Boeing Engineer Filed Ethics Complaint Over Scrapped 737 Max Safety System: Report

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According to an internal complaint submitted by a Boeing engineer after this year’s 737 Max crashes, the company declined to put a proposed safety system in the plane in an effort to keep costs low—a decision that may have contributed to the crashes in Indonesia and Ethiopia that collectively killed 346 people.

The New York Times reports that Boeing provided the ethics complaint to the Department of Justice as a part of a criminal investigation into the development of the aircraft model. According to the newspaper, the complaint was filed by Curtis Ewbank, a senior engineer who helped build the cockpit system on the 737 Max, after the crashes.

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The Times reviewed Ewbank’s complaint, which reportedly stated managers rejected suggestions for a backup airspeed system that would calculate an aircraft’s speed by pulling from numerous data sources. Ewbanks claimed that such a system could detect when the angle-of-attack sensor, which measures the aircraft’s position in air, is failing, so other systems know to stop relying on that false information.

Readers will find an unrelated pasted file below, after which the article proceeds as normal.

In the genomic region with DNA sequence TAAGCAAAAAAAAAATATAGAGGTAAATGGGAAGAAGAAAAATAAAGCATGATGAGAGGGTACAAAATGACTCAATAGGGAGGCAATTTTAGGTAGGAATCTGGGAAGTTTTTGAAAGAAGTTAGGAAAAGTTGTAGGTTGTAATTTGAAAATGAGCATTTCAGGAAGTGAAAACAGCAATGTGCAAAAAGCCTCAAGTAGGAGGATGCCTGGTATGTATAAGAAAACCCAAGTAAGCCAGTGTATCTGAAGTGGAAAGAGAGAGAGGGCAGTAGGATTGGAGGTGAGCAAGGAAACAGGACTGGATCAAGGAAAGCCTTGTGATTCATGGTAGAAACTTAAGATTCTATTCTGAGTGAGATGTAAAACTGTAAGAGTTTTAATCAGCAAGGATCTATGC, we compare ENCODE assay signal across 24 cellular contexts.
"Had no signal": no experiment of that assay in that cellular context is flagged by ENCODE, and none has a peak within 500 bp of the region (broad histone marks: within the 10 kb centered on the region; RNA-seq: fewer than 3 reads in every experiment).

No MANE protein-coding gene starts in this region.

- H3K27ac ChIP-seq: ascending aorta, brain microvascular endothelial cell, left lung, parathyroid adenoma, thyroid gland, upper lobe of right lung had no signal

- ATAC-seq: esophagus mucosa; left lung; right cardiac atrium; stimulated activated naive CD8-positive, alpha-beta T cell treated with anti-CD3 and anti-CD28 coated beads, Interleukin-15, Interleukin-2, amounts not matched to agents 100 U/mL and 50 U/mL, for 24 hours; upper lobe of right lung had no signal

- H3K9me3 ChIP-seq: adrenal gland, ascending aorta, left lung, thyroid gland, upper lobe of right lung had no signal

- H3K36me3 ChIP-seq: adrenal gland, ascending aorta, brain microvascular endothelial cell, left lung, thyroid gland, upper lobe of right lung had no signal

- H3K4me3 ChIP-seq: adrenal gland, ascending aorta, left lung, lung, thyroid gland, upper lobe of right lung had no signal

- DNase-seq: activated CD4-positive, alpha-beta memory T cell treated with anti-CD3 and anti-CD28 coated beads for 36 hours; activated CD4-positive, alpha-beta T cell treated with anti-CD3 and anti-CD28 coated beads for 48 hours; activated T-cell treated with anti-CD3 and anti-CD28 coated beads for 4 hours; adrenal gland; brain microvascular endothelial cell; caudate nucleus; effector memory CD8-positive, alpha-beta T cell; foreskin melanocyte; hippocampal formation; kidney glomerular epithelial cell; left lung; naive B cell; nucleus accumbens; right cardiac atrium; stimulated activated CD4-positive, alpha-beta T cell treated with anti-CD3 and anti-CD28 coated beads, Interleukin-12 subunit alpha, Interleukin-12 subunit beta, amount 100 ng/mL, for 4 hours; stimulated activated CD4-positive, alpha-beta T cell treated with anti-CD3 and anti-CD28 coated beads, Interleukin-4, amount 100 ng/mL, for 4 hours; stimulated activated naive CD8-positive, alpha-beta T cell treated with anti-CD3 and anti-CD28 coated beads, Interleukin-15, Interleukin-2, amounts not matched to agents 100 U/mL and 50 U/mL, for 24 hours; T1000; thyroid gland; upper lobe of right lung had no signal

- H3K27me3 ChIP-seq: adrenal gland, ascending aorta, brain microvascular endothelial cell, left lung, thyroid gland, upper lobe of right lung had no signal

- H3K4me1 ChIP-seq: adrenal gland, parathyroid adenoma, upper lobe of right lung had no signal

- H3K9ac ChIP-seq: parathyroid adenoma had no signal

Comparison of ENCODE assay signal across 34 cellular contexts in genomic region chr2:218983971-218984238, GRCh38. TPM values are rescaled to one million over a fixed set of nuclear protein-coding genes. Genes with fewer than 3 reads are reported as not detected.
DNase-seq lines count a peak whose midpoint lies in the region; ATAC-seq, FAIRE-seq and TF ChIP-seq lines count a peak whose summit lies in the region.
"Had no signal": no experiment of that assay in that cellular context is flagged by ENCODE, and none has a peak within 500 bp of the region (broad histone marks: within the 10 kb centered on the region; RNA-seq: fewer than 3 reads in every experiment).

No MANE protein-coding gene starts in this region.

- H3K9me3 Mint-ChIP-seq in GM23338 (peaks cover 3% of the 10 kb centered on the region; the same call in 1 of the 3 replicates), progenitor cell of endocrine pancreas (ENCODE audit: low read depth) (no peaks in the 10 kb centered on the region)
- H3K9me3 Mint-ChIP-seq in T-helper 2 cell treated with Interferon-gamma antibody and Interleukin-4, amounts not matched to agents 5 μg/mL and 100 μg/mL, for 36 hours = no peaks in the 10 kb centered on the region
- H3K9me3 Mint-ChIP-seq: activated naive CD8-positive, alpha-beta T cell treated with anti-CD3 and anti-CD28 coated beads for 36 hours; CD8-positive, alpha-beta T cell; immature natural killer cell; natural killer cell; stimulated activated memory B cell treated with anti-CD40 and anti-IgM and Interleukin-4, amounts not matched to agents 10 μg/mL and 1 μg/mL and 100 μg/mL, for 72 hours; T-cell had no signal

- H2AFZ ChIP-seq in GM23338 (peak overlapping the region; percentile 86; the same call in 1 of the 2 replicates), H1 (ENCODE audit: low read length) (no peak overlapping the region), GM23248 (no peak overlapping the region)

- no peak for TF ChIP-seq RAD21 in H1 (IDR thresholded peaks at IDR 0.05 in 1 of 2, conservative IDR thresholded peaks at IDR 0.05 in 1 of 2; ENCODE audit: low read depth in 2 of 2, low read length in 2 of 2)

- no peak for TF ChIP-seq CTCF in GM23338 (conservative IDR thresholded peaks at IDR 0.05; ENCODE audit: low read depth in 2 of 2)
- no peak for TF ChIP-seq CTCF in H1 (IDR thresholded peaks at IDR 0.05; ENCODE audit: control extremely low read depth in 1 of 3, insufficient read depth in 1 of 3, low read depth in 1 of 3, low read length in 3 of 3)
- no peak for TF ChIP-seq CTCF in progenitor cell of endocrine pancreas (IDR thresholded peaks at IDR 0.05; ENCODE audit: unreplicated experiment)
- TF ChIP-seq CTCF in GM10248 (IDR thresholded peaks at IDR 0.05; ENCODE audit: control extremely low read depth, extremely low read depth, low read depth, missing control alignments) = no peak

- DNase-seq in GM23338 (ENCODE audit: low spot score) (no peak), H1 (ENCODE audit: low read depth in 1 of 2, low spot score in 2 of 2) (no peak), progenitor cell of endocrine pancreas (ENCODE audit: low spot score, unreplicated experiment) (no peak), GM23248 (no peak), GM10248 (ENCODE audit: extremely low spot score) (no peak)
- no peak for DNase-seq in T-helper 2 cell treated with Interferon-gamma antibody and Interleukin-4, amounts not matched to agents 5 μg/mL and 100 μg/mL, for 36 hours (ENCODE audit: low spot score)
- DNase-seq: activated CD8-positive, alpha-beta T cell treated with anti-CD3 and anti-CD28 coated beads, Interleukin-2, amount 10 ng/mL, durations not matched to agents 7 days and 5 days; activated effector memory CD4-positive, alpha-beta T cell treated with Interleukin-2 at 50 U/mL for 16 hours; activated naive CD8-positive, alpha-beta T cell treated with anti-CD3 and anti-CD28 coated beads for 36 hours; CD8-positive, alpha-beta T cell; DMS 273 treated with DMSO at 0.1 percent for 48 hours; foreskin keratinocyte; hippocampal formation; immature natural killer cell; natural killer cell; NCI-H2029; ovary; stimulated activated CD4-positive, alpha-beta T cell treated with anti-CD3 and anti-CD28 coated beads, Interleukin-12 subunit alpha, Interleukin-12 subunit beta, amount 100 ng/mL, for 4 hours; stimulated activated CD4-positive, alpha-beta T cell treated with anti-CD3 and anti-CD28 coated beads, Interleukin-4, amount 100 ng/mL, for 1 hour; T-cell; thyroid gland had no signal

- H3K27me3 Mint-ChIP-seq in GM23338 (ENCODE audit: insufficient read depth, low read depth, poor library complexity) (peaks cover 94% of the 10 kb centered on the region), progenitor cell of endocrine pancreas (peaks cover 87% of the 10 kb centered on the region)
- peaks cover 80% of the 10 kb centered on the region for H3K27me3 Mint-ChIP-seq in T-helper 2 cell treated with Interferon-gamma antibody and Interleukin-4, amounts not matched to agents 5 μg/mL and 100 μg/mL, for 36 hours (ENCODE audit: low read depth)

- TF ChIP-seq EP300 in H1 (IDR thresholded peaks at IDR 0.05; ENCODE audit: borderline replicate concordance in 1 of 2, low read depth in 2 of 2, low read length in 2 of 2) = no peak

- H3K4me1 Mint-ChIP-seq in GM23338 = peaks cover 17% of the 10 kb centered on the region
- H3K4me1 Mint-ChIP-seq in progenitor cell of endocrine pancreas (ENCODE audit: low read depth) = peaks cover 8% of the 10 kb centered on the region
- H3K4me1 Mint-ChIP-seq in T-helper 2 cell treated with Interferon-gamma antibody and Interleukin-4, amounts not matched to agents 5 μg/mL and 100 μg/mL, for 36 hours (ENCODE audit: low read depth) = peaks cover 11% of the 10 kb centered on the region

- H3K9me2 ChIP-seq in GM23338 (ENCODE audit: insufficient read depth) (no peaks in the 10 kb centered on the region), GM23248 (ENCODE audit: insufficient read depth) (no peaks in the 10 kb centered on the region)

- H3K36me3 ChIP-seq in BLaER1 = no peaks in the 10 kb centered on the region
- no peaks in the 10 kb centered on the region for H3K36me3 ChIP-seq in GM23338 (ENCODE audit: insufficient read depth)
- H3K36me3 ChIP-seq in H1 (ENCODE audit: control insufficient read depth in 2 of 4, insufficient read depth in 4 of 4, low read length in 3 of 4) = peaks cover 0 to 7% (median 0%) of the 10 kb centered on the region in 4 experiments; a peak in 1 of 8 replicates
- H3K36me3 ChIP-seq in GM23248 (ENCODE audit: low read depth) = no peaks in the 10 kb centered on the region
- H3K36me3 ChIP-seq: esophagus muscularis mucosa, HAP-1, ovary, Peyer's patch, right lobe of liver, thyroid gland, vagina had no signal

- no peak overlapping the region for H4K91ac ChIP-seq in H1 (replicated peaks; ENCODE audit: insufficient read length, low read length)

According to the complaint, several engineers and a chief test pilot were interested in including a backup airspeed system in the 737 Max, but a Boeing executive chose to not pursue the option due to potential costs and because it could require pilots to go through flight simulation training.

As the Times points out, investigators now believe that in both crashes the angle-of-attack sensor likely failed, thereby sending bad data to to the system that is supposed to prevent stalls. That system then acted faultily, causing the planes to nosedive.

A Boeing spokesperson told Gizmodo in a statement, “Safety, quality and integrity are at the core of Boeing’s values,” adding that Boeing allows employees various channels to raise concerns confidentially.

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Ewbanks reportedly wrote in the complaint that that it is impossible to say for sure that adding the backup airspeed system would have prevented the tragedies, but the decision highlighted a company environment that sometimes put profit before safety.

“I was willing to stand up for safety and quality, but was unable to actually have an effect in those areas,” Ewbank said in the complaint, according to the Times. “Boeing management was more concerned with cost and schedule than safety or quality.”

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[The New York Times]

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Jennings Brown

Senior editor and reporter at Gizmodo